Anneliese Peterson | Apr 26, 2018
Individuals with Parkinson’s disease often have difficulty accessing appropriate, comfortable care. Most Parkinson’s patients in the Midwest receive care from the few specialized clinics around the Twin Cities. Unfortunately, not all these providers have access to the most effective therapies or current practices.
Because Parkinson’s affects each individual differently, the course of the disease varies from one person to the next and symptoms come and go erratically, specialized and tailored treatment is a must. Without a thorough understanding of Parkinson’s disease, staff may associate symptom inconsistencies with being stubborn, and therefore not be able to provide suitable care.
At Walker Methodist, we strive to provide superior care to all older adults, regardless of health and needs. It is with this spirit that we share our excitement that seven of our communities – Highview Hills in Lakeville, Care Suites in Edina, the Health Center in Minneapolis, Levande in Cambridge, Westwood Ridge in West St. Paul, Place in Minneapolis, and Plaza in Anoka have been chosen by the Struthers Parkinson’s Center to join their Care Network. This partnership supports our mission of Life, and all the living that goes with it. We are encouraged by the commitment that Struthers has for their patients and to the training and dedication shown to the Champions of the program.
Since 1978, the Struthers Parkinson’s Center has been recognized as a leader in not only Parkinson’s care, but Parkinson’s education and support as well. Struthers is a National Parkinson Foundation Center of Excellence located at Park Nicollet Hospital and is accredited by the Joint Commission on Accreditation of Healthcare Organizations and the Commission on Accreditation of Rehabilitation Facilities.
In 2006, the Struthers Parkinson’s Center gathered and presented research at the World Parkinson Congress gathering, which detailed the results of a professional health survey conducted within the center’s five-state service area. The data showed that nearly 60% of health professionals had no Parkinson’s-specific training within five years of the survey and did not regularly work with individuals who had Parkinson’s. In that study, 66% of participants responded they felt they did not have sufficient Parkinson’s educational resources and the average confidence rate for working with Parkinson’s individuals was 56 out of 100. Without the proper tools and training, not only did individuals have difficulty finding proper care, but providers were hesitant to welcome such individuals.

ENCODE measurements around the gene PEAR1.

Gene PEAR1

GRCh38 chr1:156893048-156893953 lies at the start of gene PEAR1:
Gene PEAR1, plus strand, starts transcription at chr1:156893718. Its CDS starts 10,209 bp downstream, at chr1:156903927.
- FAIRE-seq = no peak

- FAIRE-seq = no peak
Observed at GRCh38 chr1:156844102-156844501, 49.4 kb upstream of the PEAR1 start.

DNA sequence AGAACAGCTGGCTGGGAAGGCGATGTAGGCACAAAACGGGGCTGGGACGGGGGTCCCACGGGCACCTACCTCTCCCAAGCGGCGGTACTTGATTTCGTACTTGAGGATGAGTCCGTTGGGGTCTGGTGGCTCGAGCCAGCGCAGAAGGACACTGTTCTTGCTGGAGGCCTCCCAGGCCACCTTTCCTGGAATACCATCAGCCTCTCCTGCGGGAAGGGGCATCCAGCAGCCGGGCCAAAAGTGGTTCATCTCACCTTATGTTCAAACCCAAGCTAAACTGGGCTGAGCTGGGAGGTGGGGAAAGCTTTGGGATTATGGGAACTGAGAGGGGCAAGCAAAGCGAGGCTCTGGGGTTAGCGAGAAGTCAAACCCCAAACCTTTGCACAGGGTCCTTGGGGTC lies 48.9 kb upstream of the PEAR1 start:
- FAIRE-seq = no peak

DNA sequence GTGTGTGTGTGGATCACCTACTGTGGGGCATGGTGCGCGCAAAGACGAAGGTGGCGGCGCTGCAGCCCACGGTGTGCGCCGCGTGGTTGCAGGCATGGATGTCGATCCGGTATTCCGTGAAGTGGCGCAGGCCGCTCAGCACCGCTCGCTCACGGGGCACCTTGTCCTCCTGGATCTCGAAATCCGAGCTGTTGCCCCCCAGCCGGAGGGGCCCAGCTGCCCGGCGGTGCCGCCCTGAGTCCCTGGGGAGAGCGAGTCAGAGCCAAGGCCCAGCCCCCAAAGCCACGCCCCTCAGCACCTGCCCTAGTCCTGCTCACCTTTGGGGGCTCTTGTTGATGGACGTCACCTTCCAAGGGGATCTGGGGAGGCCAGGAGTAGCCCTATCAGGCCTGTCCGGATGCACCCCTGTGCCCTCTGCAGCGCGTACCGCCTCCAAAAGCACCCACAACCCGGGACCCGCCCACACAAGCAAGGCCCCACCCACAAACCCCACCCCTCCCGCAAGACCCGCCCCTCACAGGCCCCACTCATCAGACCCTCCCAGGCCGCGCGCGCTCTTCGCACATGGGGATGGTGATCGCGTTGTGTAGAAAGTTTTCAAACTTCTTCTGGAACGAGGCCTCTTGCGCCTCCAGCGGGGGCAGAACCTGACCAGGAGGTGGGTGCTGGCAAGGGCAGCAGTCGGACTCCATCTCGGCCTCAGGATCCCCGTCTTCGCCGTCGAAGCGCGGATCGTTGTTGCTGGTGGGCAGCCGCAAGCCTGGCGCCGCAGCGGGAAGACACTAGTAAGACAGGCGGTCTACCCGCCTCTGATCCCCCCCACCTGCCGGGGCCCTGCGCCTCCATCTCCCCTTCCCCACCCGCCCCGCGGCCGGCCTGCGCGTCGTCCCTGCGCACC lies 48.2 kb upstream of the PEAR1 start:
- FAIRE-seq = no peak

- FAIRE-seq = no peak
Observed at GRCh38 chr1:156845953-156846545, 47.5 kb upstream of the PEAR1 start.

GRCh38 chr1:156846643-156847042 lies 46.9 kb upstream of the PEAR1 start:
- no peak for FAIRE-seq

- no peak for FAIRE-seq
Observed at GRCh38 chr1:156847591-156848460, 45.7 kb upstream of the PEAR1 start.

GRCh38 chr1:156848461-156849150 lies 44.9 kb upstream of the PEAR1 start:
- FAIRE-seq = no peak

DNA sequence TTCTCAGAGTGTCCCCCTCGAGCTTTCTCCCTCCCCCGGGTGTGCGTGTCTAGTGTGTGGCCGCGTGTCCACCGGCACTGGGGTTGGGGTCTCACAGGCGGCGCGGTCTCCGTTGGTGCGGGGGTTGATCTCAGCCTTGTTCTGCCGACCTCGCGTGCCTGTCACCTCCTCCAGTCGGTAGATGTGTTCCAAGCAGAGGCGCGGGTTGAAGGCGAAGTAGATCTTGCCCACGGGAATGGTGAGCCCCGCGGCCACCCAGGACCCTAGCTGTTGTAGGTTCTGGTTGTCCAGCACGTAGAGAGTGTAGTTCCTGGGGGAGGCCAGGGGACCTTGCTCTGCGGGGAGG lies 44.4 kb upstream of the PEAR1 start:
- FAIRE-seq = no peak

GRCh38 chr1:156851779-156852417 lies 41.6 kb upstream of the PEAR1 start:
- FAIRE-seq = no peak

In response to the growing need for expert Parkinson’s care for individuals, the Struthers Parkinson’s Center initiated the development of the Care Network in 2012. The Struthers Parkinson’s Care Network helps to bring expertise of Parkinson’s to independent living, assisted living, and long-term care communities. This unique partnership allows facilities to gather additional insight into the complexities of Parkinson’s through training and education.
After applications were completed, Walker Methodist was accepted to join the program. Key leaders from Walker Methodist senior communities attend a 3-day training conducted by the Struthers Parkinson’s Center. As trained experts, these individuals have been conducting training sessions for all Walker Methodist Staff to thoroughly implement the Parkinson’s program.
Walker Methodist staff and caregivers are better trained to not only recognize, but understand the complexities and varieties of Parkinson’s disease. This specialized care leads to improved communication and an enhanced living experience for those who have Parkinson’s.
Not only are care staff members better prepared to assist those with Parkinson’s, they also are able to provide education, resources, and support to the individuals and their families as well. The Struthers Parkinson’s Center is very pleased to be able to continue the relationship in accordance with long term care goals and plans.
In Minnesota the population of adults over the age of 65 is one of the fastest growing groups. By the end of 2030, this group is projected to grow from 12% to 24% of the state’s population, which means it will increase from roughly 600,000 individuals to 1.2 million. By 2050, adults over the age of 85 are estimated to triple. We’re doing our best to take proactive measures to be able to truly care for all older adults, including those with Parkinson’s disease.